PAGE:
The Zemsky family and their partners are planning more than $19 million in new development projects in Larkinville – including the first Paula's Donuts in Buffalo's core, opening sometime next year.
The goal is to fulfill what they see as the Larkin District's potential, recreating the activity and density that the area had more than a century ago when it was a thriving commercial and residential community. That means not only redeveloping the remaining houses and commercial buildings – a process that has been underway for more than a decade – but also building new developments on empty land.
"One of our goals as developers is to continue to infill the neighborhood," said partner Leslie Zemsky. "It’s not our intention to have parking lots all over the neighborhood, and that’s not how Larkinville was in the '40s."
Larkin Development Group is proposing three new buildings on Seneca Street, designed to bring more residents and shops to the vibrant and growing neighborhood east of downtown.
The sizes and dimensions of the three buildings will vary significantly, but all will have first-floor retail and apartments above – more than 76 units in all. They will include:
• A two-story building at 872 Seneca, anchored by Paula's, plus four apartments above.
• Another two-story building next door, at 864 Seneca, with ground-floor commercial and two apartments.
• A five-story building on a gravel-covered vacant lot at 799 Seneca, currently envisioned with five retail stores, 50,000 square feet of office space and 70 apartments.
In all, the three projects are expected to cost about $17 million for the larger building and another $2 million for the two smaller structures.
"I’m so excited. It's happening," said Zemsky, citing a longstanding vision that she and her husband, Howard, shared for the historic neighborhood they began developing years ago.
The Zemskys have been the driving force behind the growth of Larkinville since they teamed up with Joseph Petrella and others to buy a sprawling warehouse and convert it into the Larkin at Exchange office building. The renovated 600,000-square-foot building is now fully occupied with a host of office tenants, led by KeyBank. And together with the adjacent Larkin Square entertainment zone, it anchors the surrounding district that now includes office buildings, restaurants, bars and some apartments.
But the Zemskys are pursuing more, even bringing additional family members into the effort to run their own businesses and projects. That includes restoring a historic bowling alley at 829 Seneca and bringing back the Larkin Men's Club building near the Square. And they've set their sights on further projects extending eastward to fill in the gaps all the way to Smith Street.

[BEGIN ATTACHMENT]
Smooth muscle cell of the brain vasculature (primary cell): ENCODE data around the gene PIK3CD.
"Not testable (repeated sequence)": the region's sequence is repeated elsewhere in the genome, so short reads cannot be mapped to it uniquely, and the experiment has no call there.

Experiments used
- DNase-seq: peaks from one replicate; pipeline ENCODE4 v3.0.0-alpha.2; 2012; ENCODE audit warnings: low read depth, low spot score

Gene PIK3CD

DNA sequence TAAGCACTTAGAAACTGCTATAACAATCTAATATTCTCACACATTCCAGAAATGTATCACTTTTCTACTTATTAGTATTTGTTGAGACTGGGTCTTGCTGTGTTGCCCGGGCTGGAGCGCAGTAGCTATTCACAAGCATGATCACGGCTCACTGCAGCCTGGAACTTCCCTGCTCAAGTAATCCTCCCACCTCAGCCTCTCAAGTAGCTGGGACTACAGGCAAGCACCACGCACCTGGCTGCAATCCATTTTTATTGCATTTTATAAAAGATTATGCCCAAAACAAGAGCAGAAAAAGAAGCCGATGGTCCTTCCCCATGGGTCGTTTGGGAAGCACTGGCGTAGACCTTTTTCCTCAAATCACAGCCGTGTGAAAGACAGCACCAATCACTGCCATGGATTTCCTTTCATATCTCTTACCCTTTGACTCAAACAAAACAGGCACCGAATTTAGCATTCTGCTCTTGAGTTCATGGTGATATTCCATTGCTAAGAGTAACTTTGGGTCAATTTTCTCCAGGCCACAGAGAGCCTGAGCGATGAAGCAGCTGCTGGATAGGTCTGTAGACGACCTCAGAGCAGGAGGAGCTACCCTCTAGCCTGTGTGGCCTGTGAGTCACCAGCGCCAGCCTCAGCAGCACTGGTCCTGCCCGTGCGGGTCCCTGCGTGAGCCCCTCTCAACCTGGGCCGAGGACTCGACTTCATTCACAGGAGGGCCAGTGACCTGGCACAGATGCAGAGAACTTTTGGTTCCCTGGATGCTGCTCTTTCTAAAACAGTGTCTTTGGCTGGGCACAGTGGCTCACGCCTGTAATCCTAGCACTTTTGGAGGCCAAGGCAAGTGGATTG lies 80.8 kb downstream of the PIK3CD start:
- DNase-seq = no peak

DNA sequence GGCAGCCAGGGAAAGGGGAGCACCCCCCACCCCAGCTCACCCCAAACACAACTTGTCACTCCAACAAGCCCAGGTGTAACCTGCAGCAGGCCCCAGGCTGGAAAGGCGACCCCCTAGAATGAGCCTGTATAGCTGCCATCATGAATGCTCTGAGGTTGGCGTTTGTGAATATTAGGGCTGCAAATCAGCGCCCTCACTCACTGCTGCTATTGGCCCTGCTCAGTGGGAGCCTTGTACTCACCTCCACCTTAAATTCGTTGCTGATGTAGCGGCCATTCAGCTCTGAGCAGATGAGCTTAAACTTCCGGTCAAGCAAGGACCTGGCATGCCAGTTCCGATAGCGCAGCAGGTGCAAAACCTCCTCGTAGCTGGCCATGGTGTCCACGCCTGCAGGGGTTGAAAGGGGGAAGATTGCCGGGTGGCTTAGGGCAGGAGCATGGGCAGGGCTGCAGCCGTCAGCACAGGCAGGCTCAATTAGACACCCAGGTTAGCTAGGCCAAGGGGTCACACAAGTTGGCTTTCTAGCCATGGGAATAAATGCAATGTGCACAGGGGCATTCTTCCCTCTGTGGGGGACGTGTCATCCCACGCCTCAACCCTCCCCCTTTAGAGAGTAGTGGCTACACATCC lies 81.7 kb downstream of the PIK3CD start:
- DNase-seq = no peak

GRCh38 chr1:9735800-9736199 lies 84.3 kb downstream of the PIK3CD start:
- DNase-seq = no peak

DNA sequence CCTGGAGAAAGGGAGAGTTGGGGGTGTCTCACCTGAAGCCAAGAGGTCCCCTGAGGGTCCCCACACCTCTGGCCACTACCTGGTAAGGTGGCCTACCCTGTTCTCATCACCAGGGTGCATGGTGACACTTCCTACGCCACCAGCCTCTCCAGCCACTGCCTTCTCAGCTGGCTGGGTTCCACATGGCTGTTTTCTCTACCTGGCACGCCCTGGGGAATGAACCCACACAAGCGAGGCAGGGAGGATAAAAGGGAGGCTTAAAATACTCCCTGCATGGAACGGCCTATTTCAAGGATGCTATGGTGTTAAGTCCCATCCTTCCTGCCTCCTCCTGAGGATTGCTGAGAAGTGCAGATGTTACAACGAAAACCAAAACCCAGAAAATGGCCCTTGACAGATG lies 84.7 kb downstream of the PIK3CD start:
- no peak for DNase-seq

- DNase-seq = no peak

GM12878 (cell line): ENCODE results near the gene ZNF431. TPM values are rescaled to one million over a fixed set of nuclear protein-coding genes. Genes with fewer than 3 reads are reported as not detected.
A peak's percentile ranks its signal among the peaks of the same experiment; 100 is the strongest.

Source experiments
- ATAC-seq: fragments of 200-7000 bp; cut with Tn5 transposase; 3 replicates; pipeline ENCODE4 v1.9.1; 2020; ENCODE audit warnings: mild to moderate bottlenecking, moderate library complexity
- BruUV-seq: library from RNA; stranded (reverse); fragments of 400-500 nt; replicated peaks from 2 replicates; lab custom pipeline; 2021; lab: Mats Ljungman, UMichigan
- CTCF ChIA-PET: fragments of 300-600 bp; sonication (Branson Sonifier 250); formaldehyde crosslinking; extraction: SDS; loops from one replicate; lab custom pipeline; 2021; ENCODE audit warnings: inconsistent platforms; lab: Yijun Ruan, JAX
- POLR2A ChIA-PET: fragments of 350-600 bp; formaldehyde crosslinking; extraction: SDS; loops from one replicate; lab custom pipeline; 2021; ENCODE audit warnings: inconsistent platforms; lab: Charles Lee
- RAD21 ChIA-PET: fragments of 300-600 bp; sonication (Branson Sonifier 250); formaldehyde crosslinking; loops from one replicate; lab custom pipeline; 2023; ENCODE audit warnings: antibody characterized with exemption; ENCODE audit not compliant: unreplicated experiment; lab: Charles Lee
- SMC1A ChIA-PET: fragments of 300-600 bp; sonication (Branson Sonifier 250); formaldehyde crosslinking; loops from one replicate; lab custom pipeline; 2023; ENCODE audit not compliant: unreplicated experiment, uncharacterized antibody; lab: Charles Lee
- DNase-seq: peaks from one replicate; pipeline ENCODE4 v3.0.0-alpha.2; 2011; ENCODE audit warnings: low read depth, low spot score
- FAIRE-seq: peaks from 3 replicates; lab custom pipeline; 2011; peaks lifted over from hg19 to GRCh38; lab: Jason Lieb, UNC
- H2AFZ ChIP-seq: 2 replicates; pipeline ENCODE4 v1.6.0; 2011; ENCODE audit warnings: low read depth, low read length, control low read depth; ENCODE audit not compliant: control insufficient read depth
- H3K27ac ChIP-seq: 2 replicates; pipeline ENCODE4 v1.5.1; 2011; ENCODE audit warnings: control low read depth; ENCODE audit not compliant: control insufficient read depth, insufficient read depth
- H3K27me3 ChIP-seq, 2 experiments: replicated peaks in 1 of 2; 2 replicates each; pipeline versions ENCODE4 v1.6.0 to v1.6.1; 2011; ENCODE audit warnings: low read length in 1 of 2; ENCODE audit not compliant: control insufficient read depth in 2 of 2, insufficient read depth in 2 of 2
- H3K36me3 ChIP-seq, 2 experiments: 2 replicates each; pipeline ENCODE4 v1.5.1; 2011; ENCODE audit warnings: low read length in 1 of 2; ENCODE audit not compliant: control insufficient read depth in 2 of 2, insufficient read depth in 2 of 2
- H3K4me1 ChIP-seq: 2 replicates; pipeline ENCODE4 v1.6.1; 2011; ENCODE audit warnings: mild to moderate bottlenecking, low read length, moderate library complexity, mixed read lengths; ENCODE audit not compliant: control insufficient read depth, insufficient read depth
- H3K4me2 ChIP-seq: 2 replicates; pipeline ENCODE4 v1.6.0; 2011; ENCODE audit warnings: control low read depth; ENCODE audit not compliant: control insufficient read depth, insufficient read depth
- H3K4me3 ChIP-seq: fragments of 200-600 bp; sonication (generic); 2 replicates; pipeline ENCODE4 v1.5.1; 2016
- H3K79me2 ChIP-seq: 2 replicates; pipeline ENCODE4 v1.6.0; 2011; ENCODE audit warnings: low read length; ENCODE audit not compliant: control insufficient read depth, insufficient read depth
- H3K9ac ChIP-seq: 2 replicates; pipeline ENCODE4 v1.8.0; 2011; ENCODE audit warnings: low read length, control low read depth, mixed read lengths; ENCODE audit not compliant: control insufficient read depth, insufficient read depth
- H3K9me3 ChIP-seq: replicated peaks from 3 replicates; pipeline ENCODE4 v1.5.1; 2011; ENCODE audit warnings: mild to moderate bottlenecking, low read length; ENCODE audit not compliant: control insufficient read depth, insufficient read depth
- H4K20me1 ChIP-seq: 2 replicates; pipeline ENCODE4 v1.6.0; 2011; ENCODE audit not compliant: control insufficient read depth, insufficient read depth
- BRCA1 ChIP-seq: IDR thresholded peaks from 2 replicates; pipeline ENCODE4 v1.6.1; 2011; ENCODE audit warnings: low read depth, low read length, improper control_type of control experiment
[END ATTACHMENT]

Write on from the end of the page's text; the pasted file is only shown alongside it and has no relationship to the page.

At 872 Seneca, plans call for the Huber family to set up their fourth shop for their popular doughnut chain, on the first floor of an 8,000-square-foot building. It's actually a return to Buffalo for them, since their original location was on Kenmore Avenue, just inside city limits.
"We're really excited for them," Zemsky said. "Paula's has such a fan base in the City of Buffalo."
Under the plans by Schneider Architectural Services, the upper floor will contain two one-bedroom apartments of about 700 square feet each and two two-bedroom units of 1,000 square feet each. Rents have not yet been set.
Next door, adjacent to Buffalo Distilling Co., the Larkin partners want to put up a 4,000-square-foot building, with more first-floor retail and two two-bedroom apartments upstairs, with about 1,000 square feet in each, plus a corridor. No tenants are lined up yet, Zemsky said.
Those two buildings will be across the street from the Larkin Training Room and a yoga studio, as well as two houses the Zemskys previously purchased, restored and resold. Both are now occupied by businesses and apartment tenants.
"All of a sudden, it's a great vibe over there," she said.
Finally, plans are underway for Mill Race Commons, a proposed five-story building on a former brownfield site at 799 Seneca that has already been cleared, cleaned and covered over with gravel as an event parking lot. The site previously housed the Good Door Store, but had a long industrial history before that, and was named for the waterway that ran through what was originally called the Hydraulics District.
"We never intended that to be a long-term gravel lot," Zemsky said. "It was a prime location for us to do a new-build project."
Plans call for two wings of the 140,000-square-foot building, with one end running along Seneca Street that would contain retail shops on the ground level and 70 apartments upstairs, with a mix of four studios, 51 one-bedroom units and 15 doubles. It would also feature a swimming pool, fire pit and grill in a rear courtyard, as well as a rooftop patio for tenants, and a fitness center.
Around the corner on Hydraulic Street, the second wing – inspired by the design of an old foundry building – will have five floors of commercial office space, with 10,000 square feet on each level. It's within a short walk from Larkin at Exchange and Larkin Square.
No tenants are lined up yet, but Zemsky said they're not worried.
"Our building is full, so we know there's a strong interest among businesses to locate here in Larkinville," Zemsky said. "We see the appetite is still very robust for businesses wanting to be in this neighborhood. The employees love all the offerings of Larkinville."
Since the three nearby projects are happening simultaneously, the city Planning Board on Monday started an initial environmental review of the combined effort, which requires Planning Board, Zoning Board and Common Council approval, as well as a change in zoning for the property at 799 Seneca.
If approved, Zemsky said the group hopes to break ground in June and finish by the end of 2020, using state brownfield cleanup tax credits, bank loans and developer equity to finance the project.